Flores’s job was one of the Patriots’ famous 20/20 gigs: 20 hours a day, for $20,000 a year (though his salary was actually a bit less than that). His current players have heard him tell the story about how he slept on an air mattress in a friend’s attic. What they haven’t heard: Despite his meager wages, Flores was regularly sending money home to Brooklyn. “We didn’t roll with much,” he says, “so I felt rich at $20,000.”
His job responsibilities ran the gamut: Picking tryout players up at the airport, taking free agents for physicals before they were signed, running copies, making cut-up reels. Pioli often called Flores the union leader, or Jimmy Hoffa, because if any of the scouting assistants had an issue to bring up with their boss, Flores would be the one to make the ask. One of Flores’s most important tasks was keeping the pro board updated in Pioli’s office. The board had a magnet for each player across all 32 rosters in the NFL, and when the waiver wire came through at 4 p.m., it was Flores’s job to switch out the magnets corresponding to every roster move. Pioli had a painstaking rule: One wrong, all wrong. “By the time he got into coaching,” Pioli says, “he knew the league better than anyone other than Bill and Ernie Adams.”
Flores moved to the coaching staff in 2008, as an assistant to the team’s special teams coordinator at the time, Brad Seely. He was coaching the gunners, specifically, including a rookie named Matthew Slater. Today, Slater is a team captain and one of the great special teams players of his era, but back then Flores was urging him to play more aggressively and confidently. “He was the first one who said to me, openly, I think you could be a Pro Bowl player in this league,” Slater says. “And at the time, I was like, ‘He’s crazy.’ But he believed in me at times when I didn’t even believe in myself.”
Flores followed a typical Patriots cross-training career arc—he worked as an offensive and a defensive assistant before taking over the safeties position group in 2012. He didn’t know it at the time, but that promotion was more than just the next step in his career. It gave him the financial means to make one of the most important purchases of his life—the second condo for his family.
Flores keeps time, like most football coaches, according to the calendar of the season. He remembers, it was about a month before the Patriots lost to Denver in the AFC championship game—December 2015—when Maria found a lump in her breast.
She was diagnosed with breast cancer. With the assistance of the Patriots, Flores put his mom in the care of a team of oncologists at Massachusetts General Hospital. She was still living in Brooklyn when she began her chemotherapy regimen in January 2016, and she would stay at Flores’s house for weeks at a time. That summer, he bought the condo in North Attleborough so his parents and his brother, Christopher, could move to Massachusetts full time.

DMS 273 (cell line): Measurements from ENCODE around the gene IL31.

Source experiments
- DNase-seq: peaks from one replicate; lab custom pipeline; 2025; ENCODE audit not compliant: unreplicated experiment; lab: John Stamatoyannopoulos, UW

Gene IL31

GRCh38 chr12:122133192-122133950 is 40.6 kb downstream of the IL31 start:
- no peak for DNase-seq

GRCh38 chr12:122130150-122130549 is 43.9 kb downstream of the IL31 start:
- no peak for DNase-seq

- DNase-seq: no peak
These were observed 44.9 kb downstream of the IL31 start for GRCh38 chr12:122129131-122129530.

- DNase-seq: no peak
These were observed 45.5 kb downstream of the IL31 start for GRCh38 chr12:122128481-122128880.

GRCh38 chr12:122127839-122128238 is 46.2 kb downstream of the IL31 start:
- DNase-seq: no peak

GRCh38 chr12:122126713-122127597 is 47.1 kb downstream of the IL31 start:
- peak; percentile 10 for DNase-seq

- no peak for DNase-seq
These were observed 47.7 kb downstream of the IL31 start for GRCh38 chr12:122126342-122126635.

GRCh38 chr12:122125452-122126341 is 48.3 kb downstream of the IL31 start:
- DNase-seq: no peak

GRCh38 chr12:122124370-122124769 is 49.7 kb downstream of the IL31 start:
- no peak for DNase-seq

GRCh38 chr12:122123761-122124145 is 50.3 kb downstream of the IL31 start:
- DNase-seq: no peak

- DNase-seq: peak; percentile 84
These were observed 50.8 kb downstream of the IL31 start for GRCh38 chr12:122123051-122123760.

While Maria continued chemotherapy and radiation, Christopher found a second home at the Hockomock Area YMCA, where he competes in sports leagues and takes day trips through a program for individuals with special needs and their families. Luis says Brian is the one in their family who brings everyone together, so his home has become their hub for holidays. They hosted McCourty for Thanksgiving one year. What he remembers—as much as Maria’s cooking—is that Flores had Biggie Smalls tracks playing all evening long. “Because Chris loves it,” McCourty says. “That let me know a lot about him.”
In mid-2017, 18 months into her treatment, Maria’s cancer was deemed to be in remission. She traveled back to Honduras that summer to visit her family. But during Thanksgiving that year, she complained of a bad headache and fatigue. At first they thought it was a sinus infection or a cold, but medication wasn’t helping. A CAT Scan at Mass General revealed what was really going on: The cancer was back, and it had spread to her brain.
“She said, ‘I’ve been fighting my whole life, so what’s the difference now,’” Flores says. “We talk about mental toughness in football all the time, and that’s football, but from a life standpoint, she’s as mentally tough and, really, as physically tough as anybody I’ve ever been around.”
The tumor was rooted in a portion of her brain that made it inoperable, so Maria resumed the taxing routine of chemo, radiation, MRIs, CAT scans and doctor’s appointments. It took a larger toll the second time around.